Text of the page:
Why your small business doesn’t need to rely on alcohol to create a social culture

alcohol

Odette Barry, owner of Odette & Co. Source: supplied.

Can you hear that? It’s the sound of another non-alcoholic can cracking open. Across Australia, sales of low and non-alcoholic drinks are exploding and every time you jump online, you’re confronted with yet another sobriety journey (guilty as charged). Before you call the fun police, organisations with less boozy work cultures find themselves more aligned with employees values and lifestyles, and in hot demand from media who want to learn more.  

I quit booze nine years ago. There was no rock bottom moment but a series of gradual realisations that drinking was taking more than it could ever give back. 

So long story short; I stopped. 

As a Sober Susan there are plenty of smug benefits to running a small business hangover free. I also confronted some harsh realities. There’s no denying that for most of us, a couple of savvy Bs can be a soothing social lubricant, easing us into an awkward networking event or your first get together with new colleagues.  

But the impact of a booze-soaked workforce is as clear as triple distilled vodka. Think absenteeism, workplace injuries, and accidents. Research says that one in 20 Australian workers have worked under the influence at some point while an approximate one third of the workforce has experienced the negative effects of a colleague’s alcohol use. 

I’ve spent more than 15 years working in the media so none of this is a surprise to me. Only last year two Mumbrella staffers tendered their resignation after they retired back to the publication’s head office to do cocaine after the Christmas party. I’m not here to judge; I understand the pressure of the media industry in my bones so I know how easy it is to feed into the work hard/play hard culture.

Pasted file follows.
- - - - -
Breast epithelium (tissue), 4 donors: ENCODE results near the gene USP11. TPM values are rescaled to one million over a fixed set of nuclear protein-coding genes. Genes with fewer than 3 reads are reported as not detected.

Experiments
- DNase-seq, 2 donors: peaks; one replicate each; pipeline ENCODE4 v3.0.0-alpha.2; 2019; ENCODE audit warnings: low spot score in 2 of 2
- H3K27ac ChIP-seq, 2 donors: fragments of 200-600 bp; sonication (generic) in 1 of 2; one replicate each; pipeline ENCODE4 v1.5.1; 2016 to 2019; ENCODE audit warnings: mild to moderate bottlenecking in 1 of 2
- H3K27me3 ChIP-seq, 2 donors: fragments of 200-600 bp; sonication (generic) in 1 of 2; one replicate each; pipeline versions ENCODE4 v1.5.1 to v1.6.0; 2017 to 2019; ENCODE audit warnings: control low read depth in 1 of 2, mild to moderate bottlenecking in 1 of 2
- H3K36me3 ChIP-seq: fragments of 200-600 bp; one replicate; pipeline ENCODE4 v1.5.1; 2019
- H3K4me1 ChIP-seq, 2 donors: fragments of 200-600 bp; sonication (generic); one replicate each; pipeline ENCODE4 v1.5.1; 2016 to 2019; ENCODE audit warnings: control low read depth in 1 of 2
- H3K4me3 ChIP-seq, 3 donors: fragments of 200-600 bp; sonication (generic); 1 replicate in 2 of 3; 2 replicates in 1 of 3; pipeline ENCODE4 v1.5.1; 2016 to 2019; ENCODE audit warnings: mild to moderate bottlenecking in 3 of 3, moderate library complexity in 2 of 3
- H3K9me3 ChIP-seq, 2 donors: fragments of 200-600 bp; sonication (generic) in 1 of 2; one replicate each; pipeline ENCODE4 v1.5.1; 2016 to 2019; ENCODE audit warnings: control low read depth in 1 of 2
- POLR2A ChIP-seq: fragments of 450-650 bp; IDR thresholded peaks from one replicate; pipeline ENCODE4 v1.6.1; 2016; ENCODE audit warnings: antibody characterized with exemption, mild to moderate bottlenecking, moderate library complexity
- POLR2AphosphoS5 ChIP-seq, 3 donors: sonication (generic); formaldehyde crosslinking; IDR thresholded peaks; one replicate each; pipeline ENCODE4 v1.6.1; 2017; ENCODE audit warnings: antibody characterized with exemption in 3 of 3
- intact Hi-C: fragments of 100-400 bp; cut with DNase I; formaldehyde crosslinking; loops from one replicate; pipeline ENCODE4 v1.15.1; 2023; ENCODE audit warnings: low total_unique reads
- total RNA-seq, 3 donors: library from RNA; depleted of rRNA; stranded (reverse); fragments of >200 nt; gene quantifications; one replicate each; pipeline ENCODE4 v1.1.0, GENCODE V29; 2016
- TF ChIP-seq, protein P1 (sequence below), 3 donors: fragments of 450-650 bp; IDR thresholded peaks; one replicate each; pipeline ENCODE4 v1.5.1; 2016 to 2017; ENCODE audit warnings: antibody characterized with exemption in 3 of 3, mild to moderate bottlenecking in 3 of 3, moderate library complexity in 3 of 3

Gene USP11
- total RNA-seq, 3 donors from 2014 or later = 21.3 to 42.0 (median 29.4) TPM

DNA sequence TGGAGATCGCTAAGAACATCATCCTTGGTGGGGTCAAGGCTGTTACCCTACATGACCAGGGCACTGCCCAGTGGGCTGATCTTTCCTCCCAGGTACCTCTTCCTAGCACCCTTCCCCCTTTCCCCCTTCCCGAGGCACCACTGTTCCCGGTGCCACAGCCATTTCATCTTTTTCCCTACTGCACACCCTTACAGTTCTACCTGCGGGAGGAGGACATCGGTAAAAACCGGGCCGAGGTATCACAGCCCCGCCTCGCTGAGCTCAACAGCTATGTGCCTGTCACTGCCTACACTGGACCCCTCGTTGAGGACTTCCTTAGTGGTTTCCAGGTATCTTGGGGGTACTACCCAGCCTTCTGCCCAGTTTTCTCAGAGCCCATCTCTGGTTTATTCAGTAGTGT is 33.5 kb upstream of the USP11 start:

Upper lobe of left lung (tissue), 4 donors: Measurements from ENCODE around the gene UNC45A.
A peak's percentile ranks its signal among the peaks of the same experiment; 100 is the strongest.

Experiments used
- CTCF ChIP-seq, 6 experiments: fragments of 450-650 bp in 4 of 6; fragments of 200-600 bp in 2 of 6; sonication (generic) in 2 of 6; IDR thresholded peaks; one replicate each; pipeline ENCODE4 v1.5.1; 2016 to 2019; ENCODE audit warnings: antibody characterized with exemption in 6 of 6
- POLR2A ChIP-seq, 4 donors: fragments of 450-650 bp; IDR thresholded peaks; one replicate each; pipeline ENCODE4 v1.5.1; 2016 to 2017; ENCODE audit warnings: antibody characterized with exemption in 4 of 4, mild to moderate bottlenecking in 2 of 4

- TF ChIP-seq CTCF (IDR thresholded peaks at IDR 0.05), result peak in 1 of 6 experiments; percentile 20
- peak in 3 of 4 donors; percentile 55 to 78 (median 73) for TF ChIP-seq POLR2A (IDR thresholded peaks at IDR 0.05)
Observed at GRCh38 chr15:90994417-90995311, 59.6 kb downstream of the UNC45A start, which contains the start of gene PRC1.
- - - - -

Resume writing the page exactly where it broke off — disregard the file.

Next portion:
If I was to hazard a reasonably well informed guess, Mumbrella-type incidents are common across all sorts of industries. As a result, businesses need to think about the partying culture they are endorsing, inadvertently or not, and provide necessary alternatives for their staff. 

Before you accuse me of coming for your voddy sodas, I’m confident this reset can be incorporated sympathetically into existing organisational cultures.  

For instance, occasionally swapping afterwork drinks for breakfast events provides an experience that doesn’t centre alcohol as the social mechanism. Or if it is going to be a boozy affair (after all, most don’t want to spend their Christmas party finding their way out of an escape room), respecting your sober staff enough to not only provide non-alcoholic options, but better ones. I’ve sipped my way through enough sad mocktails to last a lifetime to know that fun, fresh and fizzy alternatives exist. For anyone not sure where to start, organisations like Thrivalaist have sprung up with workplace workshops in support of a sober life, helping organisations create a culture of connection that isn’t powered by Pinot. 

Senior leadership may find themselves with little choice as change is spearheaded by gen Z colleagues. Not only do gen Z’ers display the highest levels of sobriety among all age groups (of drinking age), they also prefer to work with values-aligned employers and are more likely to prioritise their mental health and wellbeing. So it makes sense that this self-aware, sober-curious cohort is going to champion alternatives from their beer-swilling bosses. 

For all the managers and leaders out there. As a Dry-Lifer, avoiding the ‘us and them’ mentality between your drinking and non-drinking staff, and approaching the exercise with a compassionate, curious and inquisitive mind, will go a long way in forging a new path. And will mean a lot to a growing percentage of your employees.  

And who knows, it might also keep your business out of the press after a particularly wild Christmas party.

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